The value of reliability in building a career
By Goretti Kimani
| October 25th 2013
By Goretti Kimani
Kenya: Some people work for fun, others work to put food on the table, while others still work to build a successful, enviable career. More often than not, the majority of employees are in the last category.
However, successful careers are not as commonplace as they should be. Many factors are responsible for this dearth, but a lack of reliability is among the main reasons.
Reliability is the quality of being dependable. When you are reliable, people can trust you to do what is required, and to go even further than you need to.
Unfortunately, many people are far from reliable. Most are whiners and complainers who view their job as a bother. For them, the employer is the number one cause of all real and imagined miseries. Subsequently, they cannot be depended on to deliver.
Such people are more of a liability than an asset and are often merely tolerated at work. The average workplace is in dire need of pushers — the aggressive kind of employee that helps make decisions and gets things moving in the right direction.
But what causes this lack of reliability?
It may be poor upbringing, where children end up modeling the negative habits they see in their parents, guardians or even teachers. In addition, prolonged abuse from a parent or guardian may end up making a well-endowed individual develop a good-for-nothing self-image.
Other people may develop this habit out of sheer ignorance, lack of appropriate training or negative influence from peers and friends. Yet others take this route out of the overbearing desire to advance their selfish interests at the expense of their colleagues and the wider organisation.
Needless to say, it is in one’s best interest to develop reliability. To start with, you need to know whether you stand on the scale.
Are you struggling to meet deadlines? Does your boss raise frequent complaints about your performance? Do you get bypassed for roles and promotions? Have you been stuck in one position for a long time?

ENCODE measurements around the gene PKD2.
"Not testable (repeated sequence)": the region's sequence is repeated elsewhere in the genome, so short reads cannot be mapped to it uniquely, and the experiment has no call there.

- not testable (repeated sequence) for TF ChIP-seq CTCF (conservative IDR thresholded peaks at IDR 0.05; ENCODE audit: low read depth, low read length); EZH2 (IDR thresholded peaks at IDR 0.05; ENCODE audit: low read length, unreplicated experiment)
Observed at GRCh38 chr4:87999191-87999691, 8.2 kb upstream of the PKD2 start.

If you answer yes to any of these questions, you need to take the necessary steps to cultivate reliability.
First, ensure you develop clear, long-term career goals. Learn to seek greatness from serving others and resist the temptation to be a taker. Remember, those who learn to serve reap the best fruit.
Second, seek to improve your skills on a continuous basis. You will not be reliable if you settle on skills that were relevant in yesteryears.
Third, develop a belief and value system that will see you uphold virtues like honesty, integrity and respect for others. Get a successful role model who has integrity and can offer first-hand advice from personal experience.
It is said that having one person you can rely on is worth more than a bunch of self-serving employees. However, reliable people are like gold and are very rare in the workplace. The good news is that cultivating this virtue often translates into profitability, so you cannot go wrong with it.
The writer is a human resource specialist with Peoplelink Consultants Ltd. [email protected]
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